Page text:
Special to Card Thieves: Fear the Skim Reaper
Credit card fraud is everywhere. From criminals breaching retail systems to thieves putting skimmers on gas station pumps, it seems like there's no easy way to protect yourself from possible identity fraud. But now there's a new device about to hit the market called the Skim Reaper, and it could give you the information you need to prevent your personal information from being stolen.
The Skim Reaper is from the minds of a group of researchers at the University of Florida, who wanted to develop a device that can detect the presence of a skimmer. A skimmer is a device that a thief puts onto a card reader so that it can read and track the personal information on your card. Thieves then use this information to make purchases, create their own credit cards with your information, or try to sell your information to other crooks.
Skimmers are incredibly popular ways to get personal card information, and even though the EMV card chip has cut down on fraud, criminals can still get your card data. ATMs and gas station pumps are two of the top places where you might find a skimmer, and one of the reasons a gas pump is useful to a crook is because you still only swipe your card, and the reader is reading the vulnerable magnetic stripe, not the data on the chip. Skimmers can also contain cameras that can watch you type in your PIN.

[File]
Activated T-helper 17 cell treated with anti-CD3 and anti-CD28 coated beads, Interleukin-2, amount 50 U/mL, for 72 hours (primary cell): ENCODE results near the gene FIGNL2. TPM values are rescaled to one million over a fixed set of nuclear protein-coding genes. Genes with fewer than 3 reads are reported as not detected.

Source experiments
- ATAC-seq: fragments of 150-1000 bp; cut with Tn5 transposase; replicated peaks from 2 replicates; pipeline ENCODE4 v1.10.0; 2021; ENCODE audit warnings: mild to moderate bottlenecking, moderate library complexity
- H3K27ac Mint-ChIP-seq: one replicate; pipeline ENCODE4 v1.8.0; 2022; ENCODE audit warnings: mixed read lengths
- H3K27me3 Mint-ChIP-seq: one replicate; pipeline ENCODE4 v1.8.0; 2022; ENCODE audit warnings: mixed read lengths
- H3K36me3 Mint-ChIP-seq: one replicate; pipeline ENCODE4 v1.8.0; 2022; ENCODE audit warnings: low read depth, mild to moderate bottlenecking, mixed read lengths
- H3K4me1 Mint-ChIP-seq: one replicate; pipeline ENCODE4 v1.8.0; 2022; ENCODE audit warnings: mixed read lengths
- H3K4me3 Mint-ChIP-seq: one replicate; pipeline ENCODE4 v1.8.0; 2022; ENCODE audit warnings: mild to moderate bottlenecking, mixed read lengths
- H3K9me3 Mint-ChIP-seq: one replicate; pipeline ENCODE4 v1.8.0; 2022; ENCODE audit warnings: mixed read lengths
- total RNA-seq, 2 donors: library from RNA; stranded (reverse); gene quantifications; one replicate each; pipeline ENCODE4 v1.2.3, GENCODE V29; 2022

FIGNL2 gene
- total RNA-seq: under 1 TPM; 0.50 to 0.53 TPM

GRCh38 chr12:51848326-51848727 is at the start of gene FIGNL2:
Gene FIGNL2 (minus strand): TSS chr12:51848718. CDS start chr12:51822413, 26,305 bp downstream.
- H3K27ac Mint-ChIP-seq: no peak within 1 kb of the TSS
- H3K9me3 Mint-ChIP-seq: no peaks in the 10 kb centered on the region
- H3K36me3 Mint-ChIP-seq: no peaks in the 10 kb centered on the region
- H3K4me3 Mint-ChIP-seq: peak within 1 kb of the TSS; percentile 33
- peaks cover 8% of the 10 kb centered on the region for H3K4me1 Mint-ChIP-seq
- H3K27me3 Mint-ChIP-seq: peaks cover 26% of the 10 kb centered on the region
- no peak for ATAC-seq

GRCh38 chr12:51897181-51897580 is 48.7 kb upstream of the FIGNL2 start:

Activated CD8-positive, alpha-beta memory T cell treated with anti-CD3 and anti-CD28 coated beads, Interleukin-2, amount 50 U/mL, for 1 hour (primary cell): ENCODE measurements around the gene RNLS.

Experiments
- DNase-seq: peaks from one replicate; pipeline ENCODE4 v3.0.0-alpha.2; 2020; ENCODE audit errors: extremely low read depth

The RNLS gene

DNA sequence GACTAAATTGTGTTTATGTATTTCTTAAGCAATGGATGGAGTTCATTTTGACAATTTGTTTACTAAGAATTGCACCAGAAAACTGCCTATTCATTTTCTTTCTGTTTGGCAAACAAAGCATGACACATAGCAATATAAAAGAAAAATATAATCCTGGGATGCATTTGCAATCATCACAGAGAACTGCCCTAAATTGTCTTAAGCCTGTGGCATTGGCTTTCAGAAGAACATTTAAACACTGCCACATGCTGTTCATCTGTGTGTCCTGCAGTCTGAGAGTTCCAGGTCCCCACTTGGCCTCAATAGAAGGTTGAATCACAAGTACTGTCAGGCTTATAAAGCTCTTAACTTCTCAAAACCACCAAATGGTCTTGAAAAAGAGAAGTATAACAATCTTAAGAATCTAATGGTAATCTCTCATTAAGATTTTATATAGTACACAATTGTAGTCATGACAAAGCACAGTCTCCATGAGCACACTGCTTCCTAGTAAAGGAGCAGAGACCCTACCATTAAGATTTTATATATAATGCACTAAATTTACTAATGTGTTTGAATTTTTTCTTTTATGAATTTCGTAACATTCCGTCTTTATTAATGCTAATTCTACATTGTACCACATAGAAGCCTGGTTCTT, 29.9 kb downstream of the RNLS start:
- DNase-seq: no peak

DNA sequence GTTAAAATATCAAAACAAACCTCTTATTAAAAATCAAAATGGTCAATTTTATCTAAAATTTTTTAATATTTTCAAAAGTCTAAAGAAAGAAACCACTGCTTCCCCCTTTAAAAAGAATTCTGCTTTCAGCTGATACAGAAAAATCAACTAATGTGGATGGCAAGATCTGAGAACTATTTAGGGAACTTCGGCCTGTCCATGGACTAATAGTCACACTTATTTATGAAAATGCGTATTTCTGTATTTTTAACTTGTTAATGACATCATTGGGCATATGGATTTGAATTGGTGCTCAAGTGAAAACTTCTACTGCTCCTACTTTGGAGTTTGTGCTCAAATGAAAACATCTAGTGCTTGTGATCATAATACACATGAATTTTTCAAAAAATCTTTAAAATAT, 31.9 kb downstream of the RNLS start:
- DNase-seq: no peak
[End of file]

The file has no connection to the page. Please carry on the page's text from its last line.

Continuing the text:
Skimming devices attach on to existing card readers and are designed to fool you they're the read reader. When you try to use your card as you'd normally do, the skimmer reads your card and transmits that information to the criminals. Once thieves have that information, they can manufacture their own version of your card and use it at will.
The average person can't tell if a skimmer is on a card reader--and let's be honest, how many of you check for them when you stop at a gas station to quickly fill up your tank?
But soon you'll be able to. Patrick Traynor, an associate professor in the University of Florida's Department of Computer and Information Science and Engineering and co-director of the Florida Institute for Cybersecurity Research, led a team in solving the problem of simple skimmer detection.
The Skim Reaper is a device that targets two types of skimmers: overlay, which snaps onto the outside of a card reader, and deep insert, which is slid into a card reader. The device itself is a credit card-sized circuit board that connects to a small box containing another circuit board and a lithium battery. You dip, insert or swipe the Skim Reaper card into any card-reading device. It looks for the presence of a second reader within the machine, which indicates a skimmer is present. Then it registers its findings on the box's display panel. If you get the all clear, it's fine to continue on and use the card reader for your purchases or ATM transactions.
Developing the product has been years in the making, as the research team worked with law enforcement and industry partners to develop and test prototypes. After some fine-tuning, the device is ready for market and should be available later this summer.
IEEE Spectrum reported that the researchers think their initial customer base will be law enforcement agencies and businesses that want to test the card readers at their stores and ATM locations. However, the team is working on a version that's more consumer- friendly and hopes to be able to build a wallet-sized version that's easy to carry around and use.